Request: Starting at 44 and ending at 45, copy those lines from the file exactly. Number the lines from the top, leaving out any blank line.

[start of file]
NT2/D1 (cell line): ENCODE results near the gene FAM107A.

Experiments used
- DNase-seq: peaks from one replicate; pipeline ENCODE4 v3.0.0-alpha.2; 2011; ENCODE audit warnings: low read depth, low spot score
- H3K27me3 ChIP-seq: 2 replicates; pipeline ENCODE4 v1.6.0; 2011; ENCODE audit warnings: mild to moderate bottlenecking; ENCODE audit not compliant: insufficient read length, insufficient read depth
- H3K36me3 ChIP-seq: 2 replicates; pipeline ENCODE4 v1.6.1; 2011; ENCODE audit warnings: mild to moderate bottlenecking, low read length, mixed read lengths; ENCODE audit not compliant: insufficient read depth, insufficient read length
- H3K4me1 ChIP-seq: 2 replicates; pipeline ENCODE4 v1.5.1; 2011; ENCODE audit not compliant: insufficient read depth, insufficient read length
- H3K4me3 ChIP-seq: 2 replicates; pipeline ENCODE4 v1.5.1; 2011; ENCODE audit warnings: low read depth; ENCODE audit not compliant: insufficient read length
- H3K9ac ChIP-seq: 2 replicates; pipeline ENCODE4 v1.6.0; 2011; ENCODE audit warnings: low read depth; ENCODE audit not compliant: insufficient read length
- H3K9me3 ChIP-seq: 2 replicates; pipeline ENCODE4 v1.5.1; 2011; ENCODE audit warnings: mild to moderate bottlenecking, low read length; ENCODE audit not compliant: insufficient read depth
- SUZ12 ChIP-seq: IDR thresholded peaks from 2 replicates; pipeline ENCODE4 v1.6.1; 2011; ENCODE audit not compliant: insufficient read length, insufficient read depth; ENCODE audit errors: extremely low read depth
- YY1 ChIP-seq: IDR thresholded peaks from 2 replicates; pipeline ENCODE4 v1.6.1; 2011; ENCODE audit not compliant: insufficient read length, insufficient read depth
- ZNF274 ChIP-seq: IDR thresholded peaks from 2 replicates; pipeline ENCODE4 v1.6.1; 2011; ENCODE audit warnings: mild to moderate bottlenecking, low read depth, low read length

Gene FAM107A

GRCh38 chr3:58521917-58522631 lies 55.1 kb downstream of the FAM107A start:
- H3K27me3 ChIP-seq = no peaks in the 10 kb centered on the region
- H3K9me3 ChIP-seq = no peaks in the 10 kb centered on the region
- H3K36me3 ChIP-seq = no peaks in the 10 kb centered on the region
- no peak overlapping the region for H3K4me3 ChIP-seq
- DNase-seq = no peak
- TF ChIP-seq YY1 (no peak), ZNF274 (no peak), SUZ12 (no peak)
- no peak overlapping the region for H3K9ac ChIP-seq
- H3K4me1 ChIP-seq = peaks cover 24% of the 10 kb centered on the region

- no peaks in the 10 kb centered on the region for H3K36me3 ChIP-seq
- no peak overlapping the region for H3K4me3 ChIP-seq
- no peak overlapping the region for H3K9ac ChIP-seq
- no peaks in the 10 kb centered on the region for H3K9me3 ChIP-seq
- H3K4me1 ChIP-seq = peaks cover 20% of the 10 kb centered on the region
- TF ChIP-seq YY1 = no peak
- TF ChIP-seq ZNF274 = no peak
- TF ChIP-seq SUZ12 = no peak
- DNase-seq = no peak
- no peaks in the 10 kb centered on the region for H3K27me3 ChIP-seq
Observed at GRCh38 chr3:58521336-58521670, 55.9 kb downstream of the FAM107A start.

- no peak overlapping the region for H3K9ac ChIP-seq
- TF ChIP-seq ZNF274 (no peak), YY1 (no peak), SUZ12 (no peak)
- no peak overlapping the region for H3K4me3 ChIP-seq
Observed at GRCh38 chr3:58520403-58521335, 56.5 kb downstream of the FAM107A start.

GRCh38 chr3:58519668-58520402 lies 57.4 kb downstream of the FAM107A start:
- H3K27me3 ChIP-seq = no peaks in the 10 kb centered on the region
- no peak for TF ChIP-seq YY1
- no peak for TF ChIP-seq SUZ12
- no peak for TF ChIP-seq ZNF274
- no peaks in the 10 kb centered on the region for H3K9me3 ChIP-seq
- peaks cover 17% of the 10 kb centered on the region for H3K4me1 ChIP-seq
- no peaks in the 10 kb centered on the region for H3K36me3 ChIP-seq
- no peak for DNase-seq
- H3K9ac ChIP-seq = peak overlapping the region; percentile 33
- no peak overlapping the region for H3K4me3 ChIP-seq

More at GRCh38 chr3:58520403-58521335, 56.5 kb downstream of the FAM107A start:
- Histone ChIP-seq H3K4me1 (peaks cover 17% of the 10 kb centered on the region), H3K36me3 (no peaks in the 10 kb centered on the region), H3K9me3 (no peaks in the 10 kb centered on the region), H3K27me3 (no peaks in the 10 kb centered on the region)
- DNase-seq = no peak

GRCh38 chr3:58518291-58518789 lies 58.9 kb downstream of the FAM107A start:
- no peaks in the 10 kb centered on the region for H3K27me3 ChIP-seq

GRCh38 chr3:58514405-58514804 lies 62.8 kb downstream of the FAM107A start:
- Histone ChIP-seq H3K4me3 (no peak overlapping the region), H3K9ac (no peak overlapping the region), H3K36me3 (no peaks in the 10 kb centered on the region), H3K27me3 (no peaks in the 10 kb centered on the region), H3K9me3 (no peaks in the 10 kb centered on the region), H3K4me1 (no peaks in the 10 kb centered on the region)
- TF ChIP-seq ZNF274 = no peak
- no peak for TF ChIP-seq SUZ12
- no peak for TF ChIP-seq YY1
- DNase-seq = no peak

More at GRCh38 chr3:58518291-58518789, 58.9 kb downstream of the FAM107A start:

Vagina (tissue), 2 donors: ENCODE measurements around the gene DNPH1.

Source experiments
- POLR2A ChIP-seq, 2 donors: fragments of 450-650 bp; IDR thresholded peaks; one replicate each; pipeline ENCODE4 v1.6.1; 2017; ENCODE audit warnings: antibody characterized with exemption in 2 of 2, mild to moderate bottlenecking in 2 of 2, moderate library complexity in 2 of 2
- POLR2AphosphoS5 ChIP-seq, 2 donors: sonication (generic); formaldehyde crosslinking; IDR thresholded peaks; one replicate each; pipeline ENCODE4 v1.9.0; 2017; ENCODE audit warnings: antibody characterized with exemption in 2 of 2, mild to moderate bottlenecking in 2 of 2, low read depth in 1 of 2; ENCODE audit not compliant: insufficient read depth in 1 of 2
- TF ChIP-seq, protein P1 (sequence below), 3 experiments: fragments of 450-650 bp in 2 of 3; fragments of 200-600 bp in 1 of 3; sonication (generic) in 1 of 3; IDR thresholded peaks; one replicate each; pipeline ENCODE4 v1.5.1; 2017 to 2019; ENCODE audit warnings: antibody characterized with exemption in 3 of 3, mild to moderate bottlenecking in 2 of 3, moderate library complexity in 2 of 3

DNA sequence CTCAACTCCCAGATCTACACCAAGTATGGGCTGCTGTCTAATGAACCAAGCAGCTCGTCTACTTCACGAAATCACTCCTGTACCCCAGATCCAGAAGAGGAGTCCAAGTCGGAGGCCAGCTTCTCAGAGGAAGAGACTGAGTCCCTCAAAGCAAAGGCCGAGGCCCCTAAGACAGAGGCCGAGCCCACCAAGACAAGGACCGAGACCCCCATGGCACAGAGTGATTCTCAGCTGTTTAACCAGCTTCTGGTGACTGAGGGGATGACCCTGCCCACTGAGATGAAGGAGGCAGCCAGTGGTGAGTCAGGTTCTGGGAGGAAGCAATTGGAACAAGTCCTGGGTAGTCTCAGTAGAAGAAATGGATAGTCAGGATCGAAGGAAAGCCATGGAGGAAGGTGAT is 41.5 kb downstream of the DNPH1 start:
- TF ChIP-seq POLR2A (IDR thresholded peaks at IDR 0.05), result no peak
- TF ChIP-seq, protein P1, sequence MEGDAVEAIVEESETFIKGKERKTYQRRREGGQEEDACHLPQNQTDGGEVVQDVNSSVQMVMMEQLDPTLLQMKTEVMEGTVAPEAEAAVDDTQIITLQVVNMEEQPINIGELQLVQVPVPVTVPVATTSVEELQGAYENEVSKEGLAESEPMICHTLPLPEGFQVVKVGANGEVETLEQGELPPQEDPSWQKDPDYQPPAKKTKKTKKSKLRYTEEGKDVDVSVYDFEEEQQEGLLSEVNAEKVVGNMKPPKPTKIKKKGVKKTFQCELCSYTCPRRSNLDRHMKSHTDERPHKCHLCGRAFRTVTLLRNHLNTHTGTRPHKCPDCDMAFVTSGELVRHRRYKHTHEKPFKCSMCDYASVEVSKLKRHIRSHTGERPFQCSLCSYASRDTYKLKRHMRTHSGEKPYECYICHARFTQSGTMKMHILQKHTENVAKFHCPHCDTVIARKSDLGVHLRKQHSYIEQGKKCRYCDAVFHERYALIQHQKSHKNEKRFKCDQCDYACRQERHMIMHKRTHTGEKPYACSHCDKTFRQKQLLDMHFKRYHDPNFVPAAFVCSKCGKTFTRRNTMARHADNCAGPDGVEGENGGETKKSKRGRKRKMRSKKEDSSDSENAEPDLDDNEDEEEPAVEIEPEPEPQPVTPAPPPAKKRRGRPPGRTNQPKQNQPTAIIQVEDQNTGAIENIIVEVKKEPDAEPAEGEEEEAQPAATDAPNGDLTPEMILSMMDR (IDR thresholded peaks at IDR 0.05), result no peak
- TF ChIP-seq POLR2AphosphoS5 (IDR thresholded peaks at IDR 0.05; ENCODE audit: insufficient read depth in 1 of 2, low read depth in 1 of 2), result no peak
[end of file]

- peaks cover 17% of the 10 kb centered on the region for H3K4me1 ChIP-seq
- no peaks in the 10 kb centered on the region for H3K36me3 ChIP-seq